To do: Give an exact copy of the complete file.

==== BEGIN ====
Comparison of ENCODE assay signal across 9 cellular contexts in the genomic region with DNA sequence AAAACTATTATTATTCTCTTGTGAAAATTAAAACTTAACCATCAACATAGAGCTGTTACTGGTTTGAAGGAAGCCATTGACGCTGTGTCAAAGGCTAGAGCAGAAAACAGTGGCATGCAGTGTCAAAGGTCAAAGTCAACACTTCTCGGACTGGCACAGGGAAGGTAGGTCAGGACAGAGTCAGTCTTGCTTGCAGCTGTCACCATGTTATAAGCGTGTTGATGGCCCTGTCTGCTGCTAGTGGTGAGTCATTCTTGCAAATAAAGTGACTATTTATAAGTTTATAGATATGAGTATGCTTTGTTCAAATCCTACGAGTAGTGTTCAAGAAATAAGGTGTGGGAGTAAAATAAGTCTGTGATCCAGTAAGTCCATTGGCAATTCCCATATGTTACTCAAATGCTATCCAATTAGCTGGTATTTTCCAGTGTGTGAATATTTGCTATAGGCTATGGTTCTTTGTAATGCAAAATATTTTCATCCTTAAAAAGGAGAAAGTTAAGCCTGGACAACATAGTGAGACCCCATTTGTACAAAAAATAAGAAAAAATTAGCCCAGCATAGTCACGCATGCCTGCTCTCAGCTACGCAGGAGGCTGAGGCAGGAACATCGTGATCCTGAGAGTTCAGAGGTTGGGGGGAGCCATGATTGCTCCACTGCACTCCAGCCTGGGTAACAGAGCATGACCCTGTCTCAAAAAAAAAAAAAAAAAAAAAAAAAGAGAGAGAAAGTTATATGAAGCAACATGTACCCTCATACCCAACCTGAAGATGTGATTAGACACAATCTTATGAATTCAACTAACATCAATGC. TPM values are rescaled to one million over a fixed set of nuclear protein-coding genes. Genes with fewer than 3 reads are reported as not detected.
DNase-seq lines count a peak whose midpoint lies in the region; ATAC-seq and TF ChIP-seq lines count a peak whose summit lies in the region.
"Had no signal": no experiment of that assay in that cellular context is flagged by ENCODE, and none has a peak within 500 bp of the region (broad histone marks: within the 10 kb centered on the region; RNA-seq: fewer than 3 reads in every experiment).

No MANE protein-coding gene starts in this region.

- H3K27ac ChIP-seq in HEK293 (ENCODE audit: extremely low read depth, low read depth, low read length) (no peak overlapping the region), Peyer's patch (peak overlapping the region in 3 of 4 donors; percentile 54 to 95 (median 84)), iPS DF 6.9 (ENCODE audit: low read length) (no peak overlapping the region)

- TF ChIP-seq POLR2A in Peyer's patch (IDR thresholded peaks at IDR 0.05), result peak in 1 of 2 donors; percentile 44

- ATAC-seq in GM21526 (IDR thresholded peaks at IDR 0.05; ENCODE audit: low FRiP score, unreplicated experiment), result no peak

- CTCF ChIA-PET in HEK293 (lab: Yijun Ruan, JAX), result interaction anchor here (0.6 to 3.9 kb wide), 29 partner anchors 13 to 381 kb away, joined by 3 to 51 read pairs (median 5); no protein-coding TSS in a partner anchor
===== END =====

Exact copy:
Comparison of ENCODE assay signal across 9 cellular contexts in the genomic region with DNA sequence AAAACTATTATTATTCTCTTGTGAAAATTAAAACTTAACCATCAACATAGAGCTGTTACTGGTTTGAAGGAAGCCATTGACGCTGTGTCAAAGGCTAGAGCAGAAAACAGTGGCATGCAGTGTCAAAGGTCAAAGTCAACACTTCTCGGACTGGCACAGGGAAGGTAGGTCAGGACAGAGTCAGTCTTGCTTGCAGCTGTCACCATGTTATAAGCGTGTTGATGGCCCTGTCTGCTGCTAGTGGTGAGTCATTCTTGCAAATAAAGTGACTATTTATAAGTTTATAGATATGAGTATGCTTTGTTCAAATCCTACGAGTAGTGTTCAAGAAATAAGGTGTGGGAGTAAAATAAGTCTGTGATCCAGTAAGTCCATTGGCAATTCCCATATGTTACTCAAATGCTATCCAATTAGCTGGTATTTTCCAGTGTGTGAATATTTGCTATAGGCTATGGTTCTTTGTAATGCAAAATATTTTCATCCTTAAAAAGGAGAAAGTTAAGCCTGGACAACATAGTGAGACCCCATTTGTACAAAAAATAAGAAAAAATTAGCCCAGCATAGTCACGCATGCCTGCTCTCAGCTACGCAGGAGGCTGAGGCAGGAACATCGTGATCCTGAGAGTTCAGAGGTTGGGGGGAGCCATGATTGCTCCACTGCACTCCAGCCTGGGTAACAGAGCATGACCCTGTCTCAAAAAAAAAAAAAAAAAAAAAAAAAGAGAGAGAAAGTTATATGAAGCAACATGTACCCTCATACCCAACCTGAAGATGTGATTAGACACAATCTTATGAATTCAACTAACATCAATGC. TPM values are rescaled to one million over a fixed set of nuclear protein-coding genes. Genes with fewer than 3 reads are reported as not detected.
DNase-seq lines count a peak whose midpoint lies in the region; ATAC-seq and TF ChIP-seq lines count a peak whose summit lies in the region.
"Had no signal": no experiment of that assay in that cellular context is flagged by ENCODE, and none has a peak within 500 bp of the region (broad histone marks: within the 10 kb centered on the region; RNA-seq: fewer than 3 reads in every experiment).

No MANE protein-coding gene starts in this region.

- H3K27ac ChIP-seq in HEK293 (ENCODE audit: extremely low read depth, low read depth, low read length) (no peak overlapping the region), Peyer's patch (peak overlapping the region in 3 of 4 donors; percentile 54 to 95 (median 84)), iPS DF 6.9 (ENCODE audit: low read length) (no peak overlapping the region)

- TF ChIP-seq POLR2A in Peyer's patch (IDR thresholded peaks at IDR 0.05), result peak in 1 of 2 donors; percentile 44

- ATAC-seq in GM21526 (IDR thresholded peaks at IDR 0.05; ENCODE audit: low FRiP score, unreplicated experiment), result no peak

- CTCF ChIA-PET in HEK293 (lab: Yijun Ruan, JAX), result interaction anchor here (0.6 to 3.9 kb wide), 29 partner anchors 13 to 381 kb away, joined by 3 to 51 read pairs (median 5); no protein-coding TSS in a partner anchor